The jack plug and socket are a very common form of connector. They may also be referred to as the phone plug, audio jack or phone connector.
The jack, phone, or telephone connector has provided reliable service for many years, and is currently widely used in audio applications.
Initially the standard was for a quarter inch diameter, which is known as the standard jack, but miniature and sub miniature versions are also available.
The jack or phone connector is chiefly used for guitar, microphone and PA style applications, and has been widely used for headphones, although when Apple decided to discontinue its use on their phones, this tended to indicate their use would decline in this area.
Jack plug & socket history
The jack connector is one of the oldest forms of connector that are still in use. The classic quarter inch jack is believed to date back to 1877 when the first telephone switchboard was installed. This was located in Boston, USA.
However the development can be traced to an earlier patent of 1874 by C.E. Scribner for what he termed a jack-knife connector. This gave rise to the term jack.
The jack connector was developed to be used in the manually operated telephone exchanges of the nineteenth century. Operators would have banks of jack sockets on a panel, and operators would make the connections by plugging a jack plug in a lead into the required jack socket.
Although this might seem archaic today, the telecommunications was in its infancy, and electronics as we know it today did not exist. Even the thermionic valve or vacuum tube which was probably the first electronic device was still a few decades away.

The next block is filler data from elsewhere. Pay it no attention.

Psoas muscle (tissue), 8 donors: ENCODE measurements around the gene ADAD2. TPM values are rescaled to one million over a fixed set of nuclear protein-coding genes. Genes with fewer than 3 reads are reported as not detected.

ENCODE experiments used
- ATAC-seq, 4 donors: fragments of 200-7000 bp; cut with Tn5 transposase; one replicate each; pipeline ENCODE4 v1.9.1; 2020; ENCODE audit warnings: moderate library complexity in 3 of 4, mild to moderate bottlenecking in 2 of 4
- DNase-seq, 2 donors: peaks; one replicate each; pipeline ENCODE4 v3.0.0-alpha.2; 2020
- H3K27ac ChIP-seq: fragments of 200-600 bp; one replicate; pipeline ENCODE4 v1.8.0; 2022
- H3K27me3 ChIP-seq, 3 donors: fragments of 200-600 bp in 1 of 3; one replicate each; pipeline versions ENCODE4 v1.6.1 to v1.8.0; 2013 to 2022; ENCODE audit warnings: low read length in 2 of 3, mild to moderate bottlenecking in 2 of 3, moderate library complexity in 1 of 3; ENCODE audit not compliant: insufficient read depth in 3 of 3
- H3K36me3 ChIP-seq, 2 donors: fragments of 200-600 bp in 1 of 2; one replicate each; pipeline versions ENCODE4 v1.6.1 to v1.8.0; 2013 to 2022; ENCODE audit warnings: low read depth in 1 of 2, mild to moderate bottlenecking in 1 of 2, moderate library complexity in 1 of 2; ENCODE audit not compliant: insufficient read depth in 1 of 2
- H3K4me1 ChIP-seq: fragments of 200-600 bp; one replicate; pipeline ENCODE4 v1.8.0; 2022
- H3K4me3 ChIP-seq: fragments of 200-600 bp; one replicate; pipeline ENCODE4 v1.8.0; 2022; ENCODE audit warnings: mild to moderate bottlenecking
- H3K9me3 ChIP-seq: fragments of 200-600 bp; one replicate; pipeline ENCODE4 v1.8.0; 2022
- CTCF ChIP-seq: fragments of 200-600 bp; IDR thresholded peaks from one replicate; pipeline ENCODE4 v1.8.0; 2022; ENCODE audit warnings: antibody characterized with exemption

What is a Jack connector
The jack plug has a single cylindrical barrel, with a grooved tip to provide retention in the socket. Rather than having multiple pins for different contacts, the jack connector is unusual in that it uses different sections of the cylinder insulated from one another to provide the different contacts.
The original jack connectors only had two contacts and hence two rings, but later versions had, three, four and even five rings.
There are a number of standard sizes for jack connectors in use these days:
- 1/4" jack (6.35 mm) or standard jack: This was the first type of jack used and it is still widely used for applications including guitar and microphone audio leads - these are typically only the two contact varieties.
High quality audio headphones also use quarter in jack connectors, and as they are required to carry stereo, the three contact versions are normally used.
- 3.5mm also known as the miniature jack: The miniature jack is widely used for smaller headphones and earpiece sets used with mobile music players and mobile phones.